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Your next obsession: retro Japanese video game art

Commercial art from Japan’s video game boom is ridiculously cool and endlessly inspiring — and it might just be the next big thing in design.

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Culture

Your next obsession: retro Japanese video game art

Commercial art from Japan’s video game boom is ridiculously cool and endlessly inspiring — and it might just be the next big thing in design.

I am obsessed with something new in the world of design. Well, actually, something quite old. Specifically, late 90s and early 2000s Japanese video game art. And also, video game ads. And also, photos of old video game hardware. I am knee-deep in gaming nostalgia.

Nightmare Collection box art

Nightmare Collection box art

A lot of the art I’ve become fascinated with is a particular aesthetic born around the fourth generation of video gaming (spanning from the 16-bit boom of the PC Engine / TurboGrafx-16 and Sega Genesis, through to the original PlayStation, Sega Saturn, and the Dreamcast). One which blends hand-drawn art and lettering, dramatic typography, highly technical layouts, and colorful, sometimes cartoonish patterns.

THE CHI – ONLY ON SHOWTIME

Design, like fashion, moves in cycles, and we’re starting to see a new wave of Japanese game art in pop design. You can see it in the Richard Turley-led Wieden + Kennedy rebranding of the Formula One logo / design language (heavy, heavy shades of Wipeout) or in the varied styles of Australian artist Jonathan Zawada.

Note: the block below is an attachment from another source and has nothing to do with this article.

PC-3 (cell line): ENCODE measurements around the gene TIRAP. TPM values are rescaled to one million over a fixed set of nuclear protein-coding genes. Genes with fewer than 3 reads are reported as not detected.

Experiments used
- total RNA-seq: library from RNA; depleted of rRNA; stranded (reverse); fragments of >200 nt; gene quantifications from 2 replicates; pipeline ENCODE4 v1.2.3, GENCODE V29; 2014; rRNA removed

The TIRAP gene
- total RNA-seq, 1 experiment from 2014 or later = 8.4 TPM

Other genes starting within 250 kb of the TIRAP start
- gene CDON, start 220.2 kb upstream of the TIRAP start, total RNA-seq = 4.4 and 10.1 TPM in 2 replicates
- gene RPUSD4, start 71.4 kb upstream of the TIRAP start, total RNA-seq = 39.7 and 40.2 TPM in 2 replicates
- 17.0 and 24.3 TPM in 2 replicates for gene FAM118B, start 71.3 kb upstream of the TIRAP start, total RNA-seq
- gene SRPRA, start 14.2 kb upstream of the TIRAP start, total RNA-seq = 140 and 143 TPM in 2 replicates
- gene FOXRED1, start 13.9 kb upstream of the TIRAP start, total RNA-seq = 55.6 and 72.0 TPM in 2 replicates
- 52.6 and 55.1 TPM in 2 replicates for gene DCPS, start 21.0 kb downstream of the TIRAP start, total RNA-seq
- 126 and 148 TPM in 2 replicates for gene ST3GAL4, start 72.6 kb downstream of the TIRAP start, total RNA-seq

Formula 1 rebrand

Formula 1 rebrand

Swipe on mobile or scroll on desktop to explore the designs.

Cory Schmitz — a designer who’s worked on projects like the Oculus Rift rebranding and logo design for the game Shadow of the Colossus — has been assembling many of the best examples of the original era on his Tumblr, QuickQuick. I reached out to him to ask about what he was drawn to in this particular style: “As a designer this stuff is super inspirational because it’s so different from current design trends. A lot of unexpected colors, type, and compositions. And I really like the weird sense of nostalgia I get from stuff I haven’t necessarily seen before.” It’s Cory’s curation you’ll see a lot of in the card stack here.

Original Wipeout box art for the PlayStation

Original Wipeout box art for the PlayStation

As we move away from the Web 2.0 / Apple mandate of clean, orderly, sterile design, into a more playful, experimental, artistic phase (hello Dropbox redesign), this particular style of art feels like an obvious meeting point born out of a desire for orderly information delivery and a more primal need for some degree of controlled chaos. Mostly, though, it just looks really fucking cool.

Swipe on mobile or scroll on desktop to explore the designs.